The Guest & Strange2er

Back from ASLE, thinking of Mike Sloane's repurposing of Derrida's gift to plot ethical coordinates for orienting ourselves to garbage. I'm wondering if anyone could share some thoughts about garbage as gift: particularly on the imperative or exigency pressed on us by the gift of/as garbage. Our Q&A was cut short, so I'm posing these questions here.

1) Mike writes of "an ethic of generosity coded as a non-moralizing imperative [in] … garbage as an unreturnable, valueless gift." Is this generous approach to garbage imperative in the sense that we have no choice but to adopt it once less generous, abjective approaches (shipping waste to Asia, etc.) have failed? I'm wondering here about the agency of garbage, and what stops one from sustaining an ambivalent "take it or leave it" attitude toward valueless gifts—— which seems to be what scavengers, remixers, gleaners, bricoleurs are doing.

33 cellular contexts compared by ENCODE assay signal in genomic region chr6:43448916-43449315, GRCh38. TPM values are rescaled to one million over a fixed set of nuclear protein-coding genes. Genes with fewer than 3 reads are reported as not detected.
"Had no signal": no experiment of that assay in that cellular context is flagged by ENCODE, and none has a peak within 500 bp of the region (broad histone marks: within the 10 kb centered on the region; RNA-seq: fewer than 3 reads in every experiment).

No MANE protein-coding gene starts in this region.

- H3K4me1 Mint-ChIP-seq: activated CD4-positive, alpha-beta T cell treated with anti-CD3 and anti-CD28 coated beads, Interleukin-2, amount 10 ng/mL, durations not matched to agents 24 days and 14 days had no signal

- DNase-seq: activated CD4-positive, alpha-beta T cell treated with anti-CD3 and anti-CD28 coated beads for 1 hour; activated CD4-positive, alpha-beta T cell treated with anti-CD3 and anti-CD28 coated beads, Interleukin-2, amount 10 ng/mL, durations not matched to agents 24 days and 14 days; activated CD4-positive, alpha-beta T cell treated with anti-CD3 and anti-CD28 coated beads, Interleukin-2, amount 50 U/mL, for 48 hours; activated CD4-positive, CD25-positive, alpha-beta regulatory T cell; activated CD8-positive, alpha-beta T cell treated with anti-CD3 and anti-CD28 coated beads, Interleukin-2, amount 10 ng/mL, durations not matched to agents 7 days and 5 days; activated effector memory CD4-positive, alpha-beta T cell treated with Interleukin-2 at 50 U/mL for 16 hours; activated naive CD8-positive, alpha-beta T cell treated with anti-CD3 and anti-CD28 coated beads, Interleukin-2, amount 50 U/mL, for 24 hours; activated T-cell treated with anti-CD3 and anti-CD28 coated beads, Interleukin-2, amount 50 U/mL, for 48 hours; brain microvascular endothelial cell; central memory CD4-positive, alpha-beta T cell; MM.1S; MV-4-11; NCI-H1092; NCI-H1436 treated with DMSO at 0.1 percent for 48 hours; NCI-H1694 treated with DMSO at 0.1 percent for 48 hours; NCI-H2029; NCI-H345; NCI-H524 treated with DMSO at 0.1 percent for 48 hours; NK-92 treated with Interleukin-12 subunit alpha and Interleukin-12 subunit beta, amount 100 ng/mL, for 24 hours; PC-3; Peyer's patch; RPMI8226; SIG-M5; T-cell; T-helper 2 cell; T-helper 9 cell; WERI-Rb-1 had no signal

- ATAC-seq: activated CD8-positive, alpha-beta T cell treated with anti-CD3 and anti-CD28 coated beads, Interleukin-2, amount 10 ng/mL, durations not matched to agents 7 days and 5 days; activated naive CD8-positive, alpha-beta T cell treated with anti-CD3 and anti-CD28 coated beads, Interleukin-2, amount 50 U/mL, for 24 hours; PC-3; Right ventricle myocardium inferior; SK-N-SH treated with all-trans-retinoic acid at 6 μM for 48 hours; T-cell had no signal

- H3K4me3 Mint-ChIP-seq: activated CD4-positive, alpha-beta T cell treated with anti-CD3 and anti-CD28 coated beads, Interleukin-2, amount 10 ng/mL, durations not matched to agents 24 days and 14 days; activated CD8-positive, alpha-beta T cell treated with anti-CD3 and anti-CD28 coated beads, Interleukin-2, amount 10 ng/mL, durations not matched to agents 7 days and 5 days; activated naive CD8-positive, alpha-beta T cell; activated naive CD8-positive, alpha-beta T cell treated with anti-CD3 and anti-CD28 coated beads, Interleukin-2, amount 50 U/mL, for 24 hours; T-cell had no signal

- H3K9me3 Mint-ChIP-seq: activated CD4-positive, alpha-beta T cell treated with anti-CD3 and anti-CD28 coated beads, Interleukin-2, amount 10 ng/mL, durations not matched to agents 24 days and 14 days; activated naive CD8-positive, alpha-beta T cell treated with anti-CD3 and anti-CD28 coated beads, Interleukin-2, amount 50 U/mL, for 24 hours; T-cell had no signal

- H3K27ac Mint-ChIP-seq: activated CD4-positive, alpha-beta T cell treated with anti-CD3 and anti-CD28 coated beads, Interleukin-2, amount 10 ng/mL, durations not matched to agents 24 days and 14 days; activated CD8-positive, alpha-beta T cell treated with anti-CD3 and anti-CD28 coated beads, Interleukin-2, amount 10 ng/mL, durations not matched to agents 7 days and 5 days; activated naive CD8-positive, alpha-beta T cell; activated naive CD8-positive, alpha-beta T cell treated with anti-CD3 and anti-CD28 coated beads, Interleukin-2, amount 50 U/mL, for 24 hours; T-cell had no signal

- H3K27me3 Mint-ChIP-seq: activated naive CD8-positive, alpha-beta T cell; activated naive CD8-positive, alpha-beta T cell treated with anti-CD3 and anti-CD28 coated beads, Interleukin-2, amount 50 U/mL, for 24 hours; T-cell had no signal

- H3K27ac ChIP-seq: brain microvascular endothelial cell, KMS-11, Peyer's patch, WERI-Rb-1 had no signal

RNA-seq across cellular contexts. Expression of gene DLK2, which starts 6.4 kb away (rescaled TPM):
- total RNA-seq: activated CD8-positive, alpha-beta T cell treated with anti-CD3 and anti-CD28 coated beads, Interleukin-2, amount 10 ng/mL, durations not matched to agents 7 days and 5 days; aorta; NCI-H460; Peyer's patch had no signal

2) What do we take to be the merits of associating garbage with the gift, rather than with seemingly more disruptive figures like Derrida's guest or Tim Morton's 'strange stranger'? The demanding guest renders the host a guest in his own home— and— this parallels our relationship to garbage. The strange stranger also demands something of us, but resists being anthropomorphized or otherwise 'redeemed' into a guise we can more easily relate to.— To borrow Mike's words, this would seem to evoke a sincere relationship with garbage-as-garbage that "does not necessitate an absolute disavowal of waste’s unassimilablity." Do we find the gift to be a more productive way of framing garbage because unlike the guest or strange stranger, the gift is inanimate? Or is it that the gift prompts a quite openminded relationship with garbage, enabling wider possible relationships than the guest and strange stranger, who are inherently threatening?